fermented mung bean pancakes – revisted

20th May 2015









Mung beans (whole moong dal) are one of my favourites and are unique in the fact they are warm and nourishing in winter and cooling in summer.  Mung beans are easy to digest and in Ayurveda are considered medicinal, cleansing and one of the keys to a long, vibrant and healthy life. They are high in protein, rich source of fibre and packed with vitamins and minerals and when fermented they become abundant in live enzymes as well as bacteria which helps restore the intestinal flora, helping to assimilate nutrients in the digestion process.


fermented mung bean pancakes

Makes 15  (4-inch pancakes)

This recipe came from a dear friend, Lulu and where she got it from I don’t know, but it has been a favourite of ours for many years now. You can change the spices to whatever appeals that day.  The mixture keeps happily in the fridge if you only want to make one or two – they are best freshly cooked, of course!

The temperature in your kitchen will affect the speed at which your mung beans ferment.  In winter it will take much longer and in summer much quicker.  In Winter, place the covered bowl next to a heater or place overnight in the oven at an even temperature of 40 Celsius.


1 cup/200g whole mung beans (whole moong dal)

2 cups/500ml water

½ tsp fine rock salt


1 Tbsp ghee/oil

1 tsp heaped cumin seeds

⅛ tsp asafoetida powder

½ tsp turmeric powder

a big handful coriander leaves, finely chopped

optional – finely sliced vegetables of choice – fennel rounds, carrot, green peas..etc

to serve

tomato gojju

spicy avocado puree 


1.  Pre-soak, the mung beans in water for at least 8 hours or overnight.

2.  Next morning, drain and refresh with 2 cups water – adding more when needed, then using a hand immersion blender/food processor, blend until thick and barely pourable.  You want the mixture quite thick.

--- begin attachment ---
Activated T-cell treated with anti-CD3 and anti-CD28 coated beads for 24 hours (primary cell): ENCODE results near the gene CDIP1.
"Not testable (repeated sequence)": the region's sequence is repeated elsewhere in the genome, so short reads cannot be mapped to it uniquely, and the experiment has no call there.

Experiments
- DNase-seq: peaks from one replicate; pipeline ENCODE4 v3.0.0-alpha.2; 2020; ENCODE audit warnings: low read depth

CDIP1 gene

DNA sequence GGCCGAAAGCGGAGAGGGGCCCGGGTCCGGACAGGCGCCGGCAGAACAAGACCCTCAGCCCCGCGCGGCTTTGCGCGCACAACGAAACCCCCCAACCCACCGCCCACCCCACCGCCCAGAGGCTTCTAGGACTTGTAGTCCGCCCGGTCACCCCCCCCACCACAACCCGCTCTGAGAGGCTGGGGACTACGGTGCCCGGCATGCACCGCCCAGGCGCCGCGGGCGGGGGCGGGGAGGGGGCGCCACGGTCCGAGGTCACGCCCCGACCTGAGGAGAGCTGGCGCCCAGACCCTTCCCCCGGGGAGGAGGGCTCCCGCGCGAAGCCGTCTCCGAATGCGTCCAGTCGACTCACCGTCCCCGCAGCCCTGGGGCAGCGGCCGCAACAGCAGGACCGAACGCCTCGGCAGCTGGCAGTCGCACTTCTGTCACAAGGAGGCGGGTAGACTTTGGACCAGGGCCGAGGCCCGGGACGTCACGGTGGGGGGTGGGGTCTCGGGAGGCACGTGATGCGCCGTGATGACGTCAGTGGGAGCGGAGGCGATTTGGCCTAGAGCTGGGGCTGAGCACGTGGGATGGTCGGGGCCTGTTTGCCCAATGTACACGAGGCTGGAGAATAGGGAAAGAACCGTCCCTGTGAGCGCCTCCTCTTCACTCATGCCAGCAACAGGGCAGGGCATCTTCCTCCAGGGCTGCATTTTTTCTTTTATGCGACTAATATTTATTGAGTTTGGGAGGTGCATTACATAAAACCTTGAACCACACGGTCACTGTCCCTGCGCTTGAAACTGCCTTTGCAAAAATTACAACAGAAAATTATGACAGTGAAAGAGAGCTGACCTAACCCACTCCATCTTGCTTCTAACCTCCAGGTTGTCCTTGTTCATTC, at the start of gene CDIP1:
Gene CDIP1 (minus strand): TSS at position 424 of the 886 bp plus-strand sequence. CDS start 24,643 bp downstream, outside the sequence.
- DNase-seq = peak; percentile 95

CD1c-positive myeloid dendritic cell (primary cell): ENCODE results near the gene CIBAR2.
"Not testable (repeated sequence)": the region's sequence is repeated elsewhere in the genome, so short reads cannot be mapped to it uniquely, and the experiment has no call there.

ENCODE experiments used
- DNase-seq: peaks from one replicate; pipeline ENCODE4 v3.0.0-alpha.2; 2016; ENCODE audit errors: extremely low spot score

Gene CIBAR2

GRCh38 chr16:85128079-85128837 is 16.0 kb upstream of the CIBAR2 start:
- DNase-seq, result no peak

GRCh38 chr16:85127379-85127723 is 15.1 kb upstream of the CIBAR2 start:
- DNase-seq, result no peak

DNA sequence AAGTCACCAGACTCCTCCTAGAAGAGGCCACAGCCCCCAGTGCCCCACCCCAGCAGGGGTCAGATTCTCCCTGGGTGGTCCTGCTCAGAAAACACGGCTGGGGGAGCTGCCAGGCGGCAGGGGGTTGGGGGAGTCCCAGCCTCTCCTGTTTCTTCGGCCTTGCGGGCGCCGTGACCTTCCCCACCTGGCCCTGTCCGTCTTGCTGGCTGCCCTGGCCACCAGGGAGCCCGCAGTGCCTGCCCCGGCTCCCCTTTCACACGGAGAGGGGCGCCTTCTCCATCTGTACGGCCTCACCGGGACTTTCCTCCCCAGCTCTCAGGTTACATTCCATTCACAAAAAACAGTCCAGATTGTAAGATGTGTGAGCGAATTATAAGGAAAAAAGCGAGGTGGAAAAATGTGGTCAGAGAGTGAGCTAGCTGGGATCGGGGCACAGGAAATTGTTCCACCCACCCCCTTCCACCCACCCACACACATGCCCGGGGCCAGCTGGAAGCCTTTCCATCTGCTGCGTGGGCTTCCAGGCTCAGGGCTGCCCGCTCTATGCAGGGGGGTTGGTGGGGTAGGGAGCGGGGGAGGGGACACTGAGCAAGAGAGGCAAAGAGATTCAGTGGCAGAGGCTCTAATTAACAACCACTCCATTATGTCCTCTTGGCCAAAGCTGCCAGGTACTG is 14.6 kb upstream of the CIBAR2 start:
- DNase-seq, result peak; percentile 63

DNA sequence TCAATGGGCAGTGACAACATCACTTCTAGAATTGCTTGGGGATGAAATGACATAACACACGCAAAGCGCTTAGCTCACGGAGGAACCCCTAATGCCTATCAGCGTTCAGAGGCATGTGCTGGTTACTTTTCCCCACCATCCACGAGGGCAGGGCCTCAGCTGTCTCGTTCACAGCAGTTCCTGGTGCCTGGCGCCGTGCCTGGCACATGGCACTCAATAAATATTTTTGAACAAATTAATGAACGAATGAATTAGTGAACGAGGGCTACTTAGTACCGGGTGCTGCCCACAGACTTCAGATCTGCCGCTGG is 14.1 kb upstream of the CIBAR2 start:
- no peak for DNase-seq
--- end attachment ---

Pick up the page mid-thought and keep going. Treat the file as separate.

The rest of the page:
3.  To ferment, add ½ teaspoon salt and leave covered to sit for at least 8 – 12 hours, depending on where you live and which season. This gives the mixture a chance to ferment and develop lots of wholesome B vitamins. Once it has risen substantially, it is fermented and a little bubbly, it is ready to cook.

4.  Prepare the voggarane, in a small pan, heat ghee, add the cumin seeds and asafoetida, when the seeds have browned a little, remove from heat and add to the fermented mixture, along with the coriander and turmeric – mix well.

These can be cooked as they are or chop thin slices of fennel rounds and tiny carrot matchsticks to add on top when cooking.

5.  To cook, heat a non-stick skillet over medium heat.  Make sure the pan is hot. Drizzle with a little ghee and place ¼ cup batter onto the skillet, then flatten out slightly with the back of a spoon/ladle so the pancake is the size of a small tea saucer, layer on top a few carrot sticks, fennel rounds or green peas and push down slightly, drizzle the top with a little ghee/oil – cook for about 4 minutes on each side. My hand is quite generous with the ghee, as this gives crunchy edges!

They are delicious spread with guacamole, olive paste, hummus or used instead of a rotti with Indian food.  Wonderful with tomato gojju!


Goodness shared by Stacey

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  • Monika

    I love how simple this recipe is!
    I don’t have much experience with fermentation, however, I would like to ask if we shouldn’t add at least vinegar or some other bacteria culture before letting it ferment? Or does the fermentation process start on its own without any substance? Thank you so much

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